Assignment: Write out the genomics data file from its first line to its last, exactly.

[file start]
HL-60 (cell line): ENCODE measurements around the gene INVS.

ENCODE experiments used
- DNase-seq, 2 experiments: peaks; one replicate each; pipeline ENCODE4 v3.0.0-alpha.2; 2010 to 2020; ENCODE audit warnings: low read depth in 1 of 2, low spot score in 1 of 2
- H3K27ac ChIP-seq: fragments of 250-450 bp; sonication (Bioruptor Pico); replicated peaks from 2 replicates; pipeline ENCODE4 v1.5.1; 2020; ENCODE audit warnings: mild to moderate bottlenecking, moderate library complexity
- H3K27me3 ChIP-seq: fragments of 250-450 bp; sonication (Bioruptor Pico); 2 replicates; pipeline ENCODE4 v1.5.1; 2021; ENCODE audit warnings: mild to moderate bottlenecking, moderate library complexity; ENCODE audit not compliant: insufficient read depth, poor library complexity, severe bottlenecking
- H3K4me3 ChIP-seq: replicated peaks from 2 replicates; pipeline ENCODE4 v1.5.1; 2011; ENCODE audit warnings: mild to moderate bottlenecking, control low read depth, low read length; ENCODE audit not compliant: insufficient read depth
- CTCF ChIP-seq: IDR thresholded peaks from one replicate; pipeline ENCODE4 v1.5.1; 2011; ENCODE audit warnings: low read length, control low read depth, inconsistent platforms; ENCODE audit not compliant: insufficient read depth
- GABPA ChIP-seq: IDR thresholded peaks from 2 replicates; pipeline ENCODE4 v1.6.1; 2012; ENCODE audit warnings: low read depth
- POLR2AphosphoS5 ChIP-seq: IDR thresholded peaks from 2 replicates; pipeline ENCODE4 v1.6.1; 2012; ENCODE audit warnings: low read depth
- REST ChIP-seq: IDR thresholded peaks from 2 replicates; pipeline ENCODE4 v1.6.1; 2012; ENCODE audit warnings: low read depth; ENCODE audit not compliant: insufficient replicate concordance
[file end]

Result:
HL-60 (cell line): ENCODE measurements around the gene INVS.

ENCODE experiments used
- DNase-seq, 2 experiments: peaks; one replicate each; pipeline ENCODE4 v3.0.0-alpha.2; 2010 to 2020; ENCODE audit warnings: low read depth in 1 of 2, low spot score in 1 of 2
- H3K27ac ChIP-seq: fragments of 250-450 bp; sonication (Bioruptor Pico); replicated peaks from 2 replicates; pipeline ENCODE4 v1.5.1; 2020; ENCODE audit warnings: mild to moderate bottlenecking, moderate library complexity
- H3K27me3 ChIP-seq: fragments of 250-450 bp; sonication (Bioruptor Pico); 2 replicates; pipeline ENCODE4 v1.5.1; 2021; ENCODE audit warnings: mild to moderate bottlenecking, moderate library complexity; ENCODE audit not compliant: insufficient read depth, poor library complexity, severe bottlenecking
- H3K4me3 ChIP-seq: replicated peaks from 2 replicates; pipeline ENCODE4 v1.5.1; 2011; ENCODE audit warnings: mild to moderate bottlenecking, control low read depth, low read length; ENCODE audit not compliant: insufficient read depth
- CTCF ChIP-seq: IDR thresholded peaks from one replicate; pipeline ENCODE4 v1.5.1; 2011; ENCODE audit warnings: low read length, control low read depth, inconsistent platforms; ENCODE audit not compliant: insufficient read depth
- GABPA ChIP-seq: IDR thresholded peaks from 2 replicates; pipeline ENCODE4 v1.6.1; 2012; ENCODE audit warnings: low read depth
- POLR2AphosphoS5 ChIP-seq: IDR thresholded peaks from 2 replicates; pipeline ENCODE4 v1.6.1; 2012; ENCODE audit warnings: low read depth
- REST ChIP-seq: IDR thresholded peaks from 2 replicates; pipeline ENCODE4 v1.6.1; 2012; ENCODE audit warnings: low read depth; ENCODE audit not compliant: insufficient replicate concordance